Intersection of gene sets
Intersections of gene sets for different disease concepts are of particular interest. It is widely recognised that persons having one autoimmune disease have an increased susceptibility to other autoimmune disorders. E.g. the MADGC  collects information about persons or families that suffer from more than one autoimmune disorder to understand the genes that autoimmune diseases have in common. This has motivated us to provide an interface where intersections of gene sets for different disease concepts can be compiled. For both views, the concept-based view and the MeSH-based view there is the possibility to build these intersections. The intersection interface is located at the bottom of the "Browse by Disease" page and the "Browse by MeSH Term" page respectively [27, 28]. A link to the intersection interface is provided at the top of each page to guide the user directly to the interface at the bottom of the page. Two different concepts or MeSH terms can be chosen from a drop-down list. As a result the subset of genes is presented that has co-occurrences with both disease concepts. Searching e.g. the disease term "autoimmune lymphoproliferative" reveals 155 abstracts and 67 genes, searching for "Crohn's disease" reveals 18,137 abstracts and 1,031 genes. Using the intersection mode of the database we could find that almost all genes that co-occur with autoimmune lymphoproliferative (# 57) also occur together with Crohn's disease. Another example is the search for "autoimmune hearing loss". Some of the listed genes are well known in the context of other autoimmune diseases (e.g. HSPA1A and TNFSF5 co-mentioned with over 24 and 70 of the other autoimmune diseases, respectively).
Evaluation of the database
Given the large number of disease concepts and related genes, a full evaluation of the database is not feasible. However, to provide an evaluation of the system we have selected several diseases which we would like to use for evaluation. We try to answer the following questions: To what extent are we getting the correct documents? To what extent does the co-occurrence approach reveal important links? How does the concept view compare to the MeSH view? A formal evaluation of the gene and protein name recognition performance is not presented here because it was already done in the BioCreAtIvE assessment (see above).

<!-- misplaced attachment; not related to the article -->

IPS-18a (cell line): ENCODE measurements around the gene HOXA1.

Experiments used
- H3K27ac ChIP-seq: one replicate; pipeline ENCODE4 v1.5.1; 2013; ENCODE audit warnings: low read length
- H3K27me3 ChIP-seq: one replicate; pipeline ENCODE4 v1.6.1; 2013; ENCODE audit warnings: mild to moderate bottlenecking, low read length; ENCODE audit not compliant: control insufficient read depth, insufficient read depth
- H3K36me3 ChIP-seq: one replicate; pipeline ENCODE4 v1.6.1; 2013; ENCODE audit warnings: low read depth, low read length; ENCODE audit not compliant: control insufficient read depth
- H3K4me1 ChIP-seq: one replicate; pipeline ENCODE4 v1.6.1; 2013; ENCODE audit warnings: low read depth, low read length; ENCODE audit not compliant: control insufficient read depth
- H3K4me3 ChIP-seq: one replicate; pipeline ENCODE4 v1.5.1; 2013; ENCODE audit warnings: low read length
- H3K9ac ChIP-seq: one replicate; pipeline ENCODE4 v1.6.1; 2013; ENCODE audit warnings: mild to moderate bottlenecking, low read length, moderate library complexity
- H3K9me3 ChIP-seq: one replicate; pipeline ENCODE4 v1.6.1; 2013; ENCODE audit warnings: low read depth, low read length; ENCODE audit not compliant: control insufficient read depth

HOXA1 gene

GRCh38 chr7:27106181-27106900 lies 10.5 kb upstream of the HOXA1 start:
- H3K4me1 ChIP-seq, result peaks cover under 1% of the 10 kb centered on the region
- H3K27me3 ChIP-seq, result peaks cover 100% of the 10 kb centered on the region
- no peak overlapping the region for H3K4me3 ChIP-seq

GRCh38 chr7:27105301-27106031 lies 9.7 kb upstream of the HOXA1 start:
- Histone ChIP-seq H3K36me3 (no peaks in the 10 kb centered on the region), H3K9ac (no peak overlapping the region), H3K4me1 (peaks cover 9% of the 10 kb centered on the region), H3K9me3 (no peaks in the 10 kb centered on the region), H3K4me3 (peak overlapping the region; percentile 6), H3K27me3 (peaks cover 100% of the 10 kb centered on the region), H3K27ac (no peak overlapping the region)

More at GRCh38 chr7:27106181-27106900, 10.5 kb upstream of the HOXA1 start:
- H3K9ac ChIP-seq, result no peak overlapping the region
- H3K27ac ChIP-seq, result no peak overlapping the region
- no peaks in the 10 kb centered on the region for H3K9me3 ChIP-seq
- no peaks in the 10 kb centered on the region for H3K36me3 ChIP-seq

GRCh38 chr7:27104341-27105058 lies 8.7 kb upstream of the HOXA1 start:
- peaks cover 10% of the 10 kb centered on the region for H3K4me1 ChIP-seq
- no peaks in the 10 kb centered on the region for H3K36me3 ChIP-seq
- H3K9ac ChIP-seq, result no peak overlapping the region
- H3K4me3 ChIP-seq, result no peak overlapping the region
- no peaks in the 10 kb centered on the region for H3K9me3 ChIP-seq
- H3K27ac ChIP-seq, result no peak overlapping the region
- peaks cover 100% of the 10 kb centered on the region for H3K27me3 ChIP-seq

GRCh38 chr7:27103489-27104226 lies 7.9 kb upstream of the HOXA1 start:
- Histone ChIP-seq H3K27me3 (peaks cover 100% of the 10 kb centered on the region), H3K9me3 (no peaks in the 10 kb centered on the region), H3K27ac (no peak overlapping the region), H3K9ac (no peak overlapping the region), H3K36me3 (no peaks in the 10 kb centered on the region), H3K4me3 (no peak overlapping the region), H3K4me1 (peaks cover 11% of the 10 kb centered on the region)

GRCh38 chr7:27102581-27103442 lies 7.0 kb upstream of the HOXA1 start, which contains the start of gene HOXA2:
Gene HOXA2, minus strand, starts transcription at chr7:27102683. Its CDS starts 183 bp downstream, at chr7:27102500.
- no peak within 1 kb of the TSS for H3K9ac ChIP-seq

As reference corpus we used the Genetic Association Database (GAD) , a manually curated database about genetic associations. All entries in this database have been edited by domain experts. The datasets therefore provide an excellent baseline for evaluating our system.
The evaluation process is as follows: We selected two diseases (multiple sclerosis and Graves' disease) that have a sufficient high number of genes in both databases. Additionally we randomly selected 10 more diseases for evaluation. In the first test we only checked to what extent our database contains the gene-disease associations listed in the GAD. We could show that we retrieved 84% of all gene-disease associations for multiple sclerosis and 100% for Graves' disease (cf. table 5, 1st and 2nd column). For rheumatoid arthritis (RA) and systemic lupus erythematosus (SLE) we yield comparable results (RA: 80%, SLE 82% for the gene disease associations; data not shown). For the other 10 diseases the precision is between 66% and 100% yielding an average of 91% for all 12 considered diseases.